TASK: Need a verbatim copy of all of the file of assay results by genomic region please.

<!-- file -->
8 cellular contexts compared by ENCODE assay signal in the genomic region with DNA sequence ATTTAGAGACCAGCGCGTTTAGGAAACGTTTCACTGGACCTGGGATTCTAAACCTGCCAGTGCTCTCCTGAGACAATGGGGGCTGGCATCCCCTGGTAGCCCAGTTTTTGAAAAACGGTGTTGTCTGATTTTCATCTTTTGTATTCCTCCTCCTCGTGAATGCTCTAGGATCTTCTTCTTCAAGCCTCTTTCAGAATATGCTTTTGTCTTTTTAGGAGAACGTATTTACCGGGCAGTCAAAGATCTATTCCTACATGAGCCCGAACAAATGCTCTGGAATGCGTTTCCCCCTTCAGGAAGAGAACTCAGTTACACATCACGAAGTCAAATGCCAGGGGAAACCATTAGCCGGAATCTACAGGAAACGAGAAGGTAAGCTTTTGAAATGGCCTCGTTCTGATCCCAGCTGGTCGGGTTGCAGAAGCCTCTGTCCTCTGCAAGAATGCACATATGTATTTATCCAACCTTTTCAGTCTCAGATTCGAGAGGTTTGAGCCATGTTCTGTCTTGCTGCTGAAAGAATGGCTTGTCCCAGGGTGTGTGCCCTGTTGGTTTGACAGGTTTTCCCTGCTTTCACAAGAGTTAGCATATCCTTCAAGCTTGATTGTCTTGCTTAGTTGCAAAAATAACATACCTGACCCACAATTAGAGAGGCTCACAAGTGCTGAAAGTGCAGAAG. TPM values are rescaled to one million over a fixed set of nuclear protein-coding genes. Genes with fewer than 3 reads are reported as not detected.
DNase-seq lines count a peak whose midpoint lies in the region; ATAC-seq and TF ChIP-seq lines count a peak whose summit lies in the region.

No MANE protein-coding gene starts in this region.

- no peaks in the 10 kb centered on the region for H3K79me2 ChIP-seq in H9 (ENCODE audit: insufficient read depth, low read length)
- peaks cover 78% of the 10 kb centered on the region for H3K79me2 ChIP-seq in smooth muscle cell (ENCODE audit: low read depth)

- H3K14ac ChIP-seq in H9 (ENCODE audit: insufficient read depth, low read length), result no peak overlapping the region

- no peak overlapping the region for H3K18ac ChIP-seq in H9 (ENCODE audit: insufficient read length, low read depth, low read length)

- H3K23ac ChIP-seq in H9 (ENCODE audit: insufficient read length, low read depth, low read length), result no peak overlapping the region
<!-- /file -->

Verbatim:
8 cellular contexts compared by ENCODE assay signal in the genomic region with DNA sequence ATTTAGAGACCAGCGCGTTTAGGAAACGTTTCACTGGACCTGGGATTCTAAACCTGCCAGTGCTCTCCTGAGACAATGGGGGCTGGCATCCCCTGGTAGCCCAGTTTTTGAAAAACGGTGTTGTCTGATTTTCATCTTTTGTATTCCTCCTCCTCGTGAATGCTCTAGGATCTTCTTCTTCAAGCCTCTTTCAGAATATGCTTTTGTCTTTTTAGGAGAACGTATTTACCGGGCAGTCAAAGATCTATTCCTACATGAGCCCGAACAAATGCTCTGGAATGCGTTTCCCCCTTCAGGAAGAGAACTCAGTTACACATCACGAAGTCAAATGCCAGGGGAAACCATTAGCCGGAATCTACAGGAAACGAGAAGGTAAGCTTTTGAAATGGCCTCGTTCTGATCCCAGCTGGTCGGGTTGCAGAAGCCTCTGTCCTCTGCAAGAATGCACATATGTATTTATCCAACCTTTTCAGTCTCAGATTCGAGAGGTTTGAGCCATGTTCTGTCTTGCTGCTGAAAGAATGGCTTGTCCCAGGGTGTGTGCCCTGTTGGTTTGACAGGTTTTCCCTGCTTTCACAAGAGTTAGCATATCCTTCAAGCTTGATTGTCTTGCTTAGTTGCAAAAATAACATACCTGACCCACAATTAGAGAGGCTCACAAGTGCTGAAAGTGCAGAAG. TPM values are rescaled to one million over a fixed set of nuclear protein-coding genes. Genes with fewer than 3 reads are reported as not detected.
DNase-seq lines count a peak whose midpoint lies in the region; ATAC-seq and TF ChIP-seq lines count a peak whose summit lies in the region.

No MANE protein-coding gene starts in this region.

- no peaks in the 10 kb centered on the region for H3K79me2 ChIP-seq in H9 (ENCODE audit: insufficient read depth, low read length)
- peaks cover 78% of the 10 kb centered on the region for H3K79me2 ChIP-seq in smooth muscle cell (ENCODE audit: low read depth)

- H3K14ac ChIP-seq in H9 (ENCODE audit: insufficient read depth, low read length), result no peak overlapping the region

- no peak overlapping the region for H3K18ac ChIP-seq in H9 (ENCODE audit: insufficient read length, low read depth, low read length)

- H3K23ac ChIP-seq in H9 (ENCODE audit: insufficient read length, low read depth, low read length), result no peak overlapping the region